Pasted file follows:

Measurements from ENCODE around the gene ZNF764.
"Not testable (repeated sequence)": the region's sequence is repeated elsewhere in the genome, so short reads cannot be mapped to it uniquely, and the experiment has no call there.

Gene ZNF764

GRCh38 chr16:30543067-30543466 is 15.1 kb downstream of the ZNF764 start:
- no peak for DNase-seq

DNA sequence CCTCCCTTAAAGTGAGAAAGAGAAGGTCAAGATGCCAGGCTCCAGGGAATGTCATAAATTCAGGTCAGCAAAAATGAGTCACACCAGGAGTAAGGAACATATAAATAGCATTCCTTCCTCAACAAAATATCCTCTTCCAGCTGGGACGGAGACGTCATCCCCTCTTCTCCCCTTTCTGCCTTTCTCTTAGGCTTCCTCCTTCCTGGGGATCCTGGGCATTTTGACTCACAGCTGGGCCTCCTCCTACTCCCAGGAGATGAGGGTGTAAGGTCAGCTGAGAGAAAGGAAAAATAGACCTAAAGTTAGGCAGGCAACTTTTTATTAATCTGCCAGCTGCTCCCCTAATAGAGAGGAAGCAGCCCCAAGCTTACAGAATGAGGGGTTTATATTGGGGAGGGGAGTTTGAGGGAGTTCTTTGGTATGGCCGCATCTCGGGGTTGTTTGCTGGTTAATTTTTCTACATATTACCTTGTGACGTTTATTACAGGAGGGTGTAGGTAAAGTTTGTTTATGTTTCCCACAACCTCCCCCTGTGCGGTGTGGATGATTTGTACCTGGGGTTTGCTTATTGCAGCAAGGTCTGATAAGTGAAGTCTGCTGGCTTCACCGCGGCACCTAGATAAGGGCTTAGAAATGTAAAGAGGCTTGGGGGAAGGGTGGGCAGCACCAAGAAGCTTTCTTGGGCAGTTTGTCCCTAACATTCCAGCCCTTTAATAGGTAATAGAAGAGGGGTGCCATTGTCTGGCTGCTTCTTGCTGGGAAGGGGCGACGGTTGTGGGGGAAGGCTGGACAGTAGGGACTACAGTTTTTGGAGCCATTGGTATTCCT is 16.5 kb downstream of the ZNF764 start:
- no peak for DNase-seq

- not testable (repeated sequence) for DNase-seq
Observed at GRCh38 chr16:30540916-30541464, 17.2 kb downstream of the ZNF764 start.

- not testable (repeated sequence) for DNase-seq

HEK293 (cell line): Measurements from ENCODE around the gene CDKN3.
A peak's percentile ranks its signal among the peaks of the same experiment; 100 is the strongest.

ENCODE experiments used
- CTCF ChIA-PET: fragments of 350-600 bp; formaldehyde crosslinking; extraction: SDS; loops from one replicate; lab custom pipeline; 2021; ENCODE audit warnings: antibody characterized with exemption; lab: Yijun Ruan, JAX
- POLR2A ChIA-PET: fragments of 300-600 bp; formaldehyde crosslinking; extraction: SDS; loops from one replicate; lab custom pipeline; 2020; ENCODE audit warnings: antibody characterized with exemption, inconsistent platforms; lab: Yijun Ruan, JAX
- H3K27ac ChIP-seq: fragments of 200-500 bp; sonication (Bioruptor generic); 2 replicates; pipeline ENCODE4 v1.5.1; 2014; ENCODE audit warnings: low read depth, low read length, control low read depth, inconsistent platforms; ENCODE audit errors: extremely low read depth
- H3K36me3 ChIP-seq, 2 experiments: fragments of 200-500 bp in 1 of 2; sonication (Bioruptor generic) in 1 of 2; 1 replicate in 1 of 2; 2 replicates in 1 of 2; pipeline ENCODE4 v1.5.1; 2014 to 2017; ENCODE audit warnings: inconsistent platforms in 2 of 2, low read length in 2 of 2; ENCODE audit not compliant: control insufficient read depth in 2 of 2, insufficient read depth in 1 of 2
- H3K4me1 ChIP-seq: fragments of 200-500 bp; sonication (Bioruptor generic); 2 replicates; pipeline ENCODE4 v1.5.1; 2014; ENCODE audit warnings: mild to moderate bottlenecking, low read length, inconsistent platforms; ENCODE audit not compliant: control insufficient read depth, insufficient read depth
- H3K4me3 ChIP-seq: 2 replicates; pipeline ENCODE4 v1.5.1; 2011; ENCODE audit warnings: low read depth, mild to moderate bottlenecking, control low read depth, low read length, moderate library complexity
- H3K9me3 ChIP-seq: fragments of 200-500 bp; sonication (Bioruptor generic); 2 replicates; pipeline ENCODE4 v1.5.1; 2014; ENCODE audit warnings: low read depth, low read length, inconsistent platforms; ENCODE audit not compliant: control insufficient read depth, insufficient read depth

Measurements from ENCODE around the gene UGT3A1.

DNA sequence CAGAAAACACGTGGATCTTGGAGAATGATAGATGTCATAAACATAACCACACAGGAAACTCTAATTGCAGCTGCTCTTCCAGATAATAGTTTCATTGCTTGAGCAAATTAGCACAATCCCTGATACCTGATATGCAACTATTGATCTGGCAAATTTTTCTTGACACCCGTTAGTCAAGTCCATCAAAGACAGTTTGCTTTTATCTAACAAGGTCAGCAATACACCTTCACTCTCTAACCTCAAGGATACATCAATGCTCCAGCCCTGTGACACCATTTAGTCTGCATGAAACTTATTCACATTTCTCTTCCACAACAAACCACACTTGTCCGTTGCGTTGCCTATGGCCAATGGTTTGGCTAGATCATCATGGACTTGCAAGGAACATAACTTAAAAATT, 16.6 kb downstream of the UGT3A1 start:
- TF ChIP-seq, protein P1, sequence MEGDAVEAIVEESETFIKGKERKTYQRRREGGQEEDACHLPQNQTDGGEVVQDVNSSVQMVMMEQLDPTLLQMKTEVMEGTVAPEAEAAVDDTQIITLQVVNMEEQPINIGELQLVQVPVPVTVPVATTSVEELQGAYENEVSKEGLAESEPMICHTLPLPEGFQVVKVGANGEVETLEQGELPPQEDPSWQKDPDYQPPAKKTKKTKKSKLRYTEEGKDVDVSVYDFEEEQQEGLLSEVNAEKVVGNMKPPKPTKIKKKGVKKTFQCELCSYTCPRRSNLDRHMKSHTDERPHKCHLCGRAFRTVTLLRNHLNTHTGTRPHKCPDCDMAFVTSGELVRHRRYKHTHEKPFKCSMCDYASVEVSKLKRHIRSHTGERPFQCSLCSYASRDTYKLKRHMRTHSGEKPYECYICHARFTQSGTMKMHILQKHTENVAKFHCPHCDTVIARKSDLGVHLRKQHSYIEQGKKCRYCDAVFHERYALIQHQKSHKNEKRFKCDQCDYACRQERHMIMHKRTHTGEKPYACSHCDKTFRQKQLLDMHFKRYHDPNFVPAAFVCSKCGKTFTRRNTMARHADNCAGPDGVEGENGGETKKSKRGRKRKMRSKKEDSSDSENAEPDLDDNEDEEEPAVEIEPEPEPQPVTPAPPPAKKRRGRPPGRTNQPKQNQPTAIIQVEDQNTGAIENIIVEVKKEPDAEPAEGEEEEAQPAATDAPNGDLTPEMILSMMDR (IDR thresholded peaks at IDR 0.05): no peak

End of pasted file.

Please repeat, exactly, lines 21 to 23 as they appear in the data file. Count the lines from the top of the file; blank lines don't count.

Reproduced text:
Measurements from ENCODE around the gene UGT3A1.

DNA sequence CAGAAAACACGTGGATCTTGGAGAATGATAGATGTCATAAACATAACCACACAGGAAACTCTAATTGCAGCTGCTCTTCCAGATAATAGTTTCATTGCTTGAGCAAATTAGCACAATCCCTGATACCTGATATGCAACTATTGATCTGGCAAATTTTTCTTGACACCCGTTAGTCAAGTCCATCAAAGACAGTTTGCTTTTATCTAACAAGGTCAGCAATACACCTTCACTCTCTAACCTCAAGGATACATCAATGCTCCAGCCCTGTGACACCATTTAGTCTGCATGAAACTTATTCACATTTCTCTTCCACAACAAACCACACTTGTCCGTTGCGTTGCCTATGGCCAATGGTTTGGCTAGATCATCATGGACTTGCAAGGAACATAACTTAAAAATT, 16.6 kb downstream of the UGT3A1 start:
- TF ChIP-seq, protein P1, sequence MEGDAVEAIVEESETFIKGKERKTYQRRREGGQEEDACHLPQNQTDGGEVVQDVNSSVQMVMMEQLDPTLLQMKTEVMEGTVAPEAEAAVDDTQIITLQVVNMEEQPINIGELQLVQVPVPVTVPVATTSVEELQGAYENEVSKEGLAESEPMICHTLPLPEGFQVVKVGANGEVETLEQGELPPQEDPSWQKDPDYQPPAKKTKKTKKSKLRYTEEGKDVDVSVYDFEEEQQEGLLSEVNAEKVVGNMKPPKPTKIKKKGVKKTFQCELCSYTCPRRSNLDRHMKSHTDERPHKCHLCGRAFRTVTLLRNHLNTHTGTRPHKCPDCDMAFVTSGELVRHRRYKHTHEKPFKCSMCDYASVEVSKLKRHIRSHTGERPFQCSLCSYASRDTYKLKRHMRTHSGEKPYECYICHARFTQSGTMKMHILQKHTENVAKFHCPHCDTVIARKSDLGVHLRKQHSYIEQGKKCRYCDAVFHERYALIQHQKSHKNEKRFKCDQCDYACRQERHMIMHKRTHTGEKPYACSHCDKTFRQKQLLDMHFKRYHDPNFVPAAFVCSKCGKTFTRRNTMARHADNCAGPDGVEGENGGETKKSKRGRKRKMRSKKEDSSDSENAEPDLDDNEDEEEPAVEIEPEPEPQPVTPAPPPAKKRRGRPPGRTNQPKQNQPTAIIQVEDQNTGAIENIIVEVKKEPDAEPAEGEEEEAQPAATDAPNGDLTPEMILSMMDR (IDR thresholded peaks at IDR 0.05): no peak